Akerman’s mother was an Auschwitz survivor and Akerman was “born into trauma,” as she once said in an interview. Her extreme closeness to her mother defined a great deal of her creative output — from her early work, News From Home (1977), in which Akerman reads letters from her mother over street and subway shots of lower Manhattan, to her final film, No Home Movie, a documentary portrait of Nelly in her last years, featuring conversations between mother and daughter. It appeared in 2015, the same year Ackerman committed suicide.
My Mother Laughs is often painful to read, but it’s also shot through with moments of light and melancholy humor. Akerman’s language is precise while her subject matter is discursive, wandering. Just as there’s sometimes disjunction or delay between sound and image in her films, there’s a shifting of tenses right from the beginning of this book: “I wrote all of this and now I no longer like what I’ve written. It was before… before I understand that I might have misunderstood everything.” Which leaves you wondering about beginnings and endings and all the time that moves in between.
Among these recommended books, Call Me By Your Name by André Aciman is probably the most well-known, or at least the most widely-read. Does it even need an intro? Okay, a short one: It’s a summer romance between seventeen-year-old Elio and Oliver, the twenty-four-year-old house guest his academic parents host over the course of six weeks in the Italian countryside.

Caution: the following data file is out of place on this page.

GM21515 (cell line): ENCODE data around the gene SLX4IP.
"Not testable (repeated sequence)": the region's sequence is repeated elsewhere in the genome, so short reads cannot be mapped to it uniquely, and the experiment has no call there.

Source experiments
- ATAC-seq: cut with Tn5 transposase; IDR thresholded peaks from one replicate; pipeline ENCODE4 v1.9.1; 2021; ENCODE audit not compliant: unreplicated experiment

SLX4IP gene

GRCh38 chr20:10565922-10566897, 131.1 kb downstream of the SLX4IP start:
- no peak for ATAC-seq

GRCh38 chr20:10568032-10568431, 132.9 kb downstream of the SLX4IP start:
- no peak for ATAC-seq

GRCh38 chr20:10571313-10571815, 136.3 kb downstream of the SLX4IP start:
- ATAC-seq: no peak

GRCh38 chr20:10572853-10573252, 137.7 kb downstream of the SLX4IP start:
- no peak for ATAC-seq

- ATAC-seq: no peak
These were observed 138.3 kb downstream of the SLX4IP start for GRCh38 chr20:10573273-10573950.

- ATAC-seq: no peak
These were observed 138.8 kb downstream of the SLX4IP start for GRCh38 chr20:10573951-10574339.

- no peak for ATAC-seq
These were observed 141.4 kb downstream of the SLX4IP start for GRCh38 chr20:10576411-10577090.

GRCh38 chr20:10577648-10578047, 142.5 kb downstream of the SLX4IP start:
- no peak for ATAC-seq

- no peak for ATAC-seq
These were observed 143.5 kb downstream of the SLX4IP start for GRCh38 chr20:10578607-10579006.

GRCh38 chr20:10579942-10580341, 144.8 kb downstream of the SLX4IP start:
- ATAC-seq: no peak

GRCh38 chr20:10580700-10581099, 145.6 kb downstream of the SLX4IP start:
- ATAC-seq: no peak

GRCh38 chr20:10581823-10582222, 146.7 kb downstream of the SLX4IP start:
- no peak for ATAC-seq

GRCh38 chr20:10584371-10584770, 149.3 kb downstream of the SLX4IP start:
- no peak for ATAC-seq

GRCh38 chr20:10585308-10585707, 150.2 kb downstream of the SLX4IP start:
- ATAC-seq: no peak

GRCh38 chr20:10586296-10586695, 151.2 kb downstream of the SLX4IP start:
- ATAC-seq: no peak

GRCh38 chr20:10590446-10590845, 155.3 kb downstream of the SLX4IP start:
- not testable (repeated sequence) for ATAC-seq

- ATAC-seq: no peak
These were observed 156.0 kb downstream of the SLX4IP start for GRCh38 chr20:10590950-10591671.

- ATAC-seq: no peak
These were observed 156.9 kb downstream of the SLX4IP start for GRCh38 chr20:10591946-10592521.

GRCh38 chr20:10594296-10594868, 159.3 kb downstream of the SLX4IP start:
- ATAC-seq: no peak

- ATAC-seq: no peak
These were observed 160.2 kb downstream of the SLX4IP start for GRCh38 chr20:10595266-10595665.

There’s a lot of lounging and swimming, eating delicious meals prepared by a cook, and being erudite (Elio makes a reference to writer, painter, and activist Carlo Levi, who led an anti-fascist movement with Natalia Ginzburg’s first husband, Leone — it’s a world not so far removed.) Elio first lays eyes on Oliver, in his “billowy blue shirt, wide-open collar, sunglasses, straw hat, skin everywhere,” and is struck by his seemingly unflappable confidence. It’s no small thing that Oliver’s wide-open collar reveals a gold Star of David necklace, and makes Elio keenly aware of his own self-consciousness. As Elio elaborates: “We wore our Judaism as people do almost everywhere in the world: under the shirt, not hidden, but tucked away. ‘Jews of discretion,’ to use my mother’s words.”
Aciman evokes all the intensity, confusion, and frustration of youth — all the wanting. At the same time, this novel is retrospective; it’s Elio’s midlife reflection on this period. Which suggests that coming of age is not simply about growing older, it’s a lot to do with learning how to read people, how to read the world, how to read your past self — it’s not a one-time dropping of the veil, but a continual process that takes place over a lifetime.
Deborah Shapiro was born and raised outside of Boston, Massachusetts. Her writing has appeared in The New York Times Book Review, Los Angeles Review of Books, Sight Unseen, Tin House, and elsewhere. Her first novel, The Sun in Your Eyes, was selected as an Editors’ Choice by The New York Times Book Review, as well as one of the season’s best reads by Harper’s Bazaar, The Wall Street Journal Magazine, Chicago Tribune, and Vulture, among other publications. She lives with her husband and son in Chicago.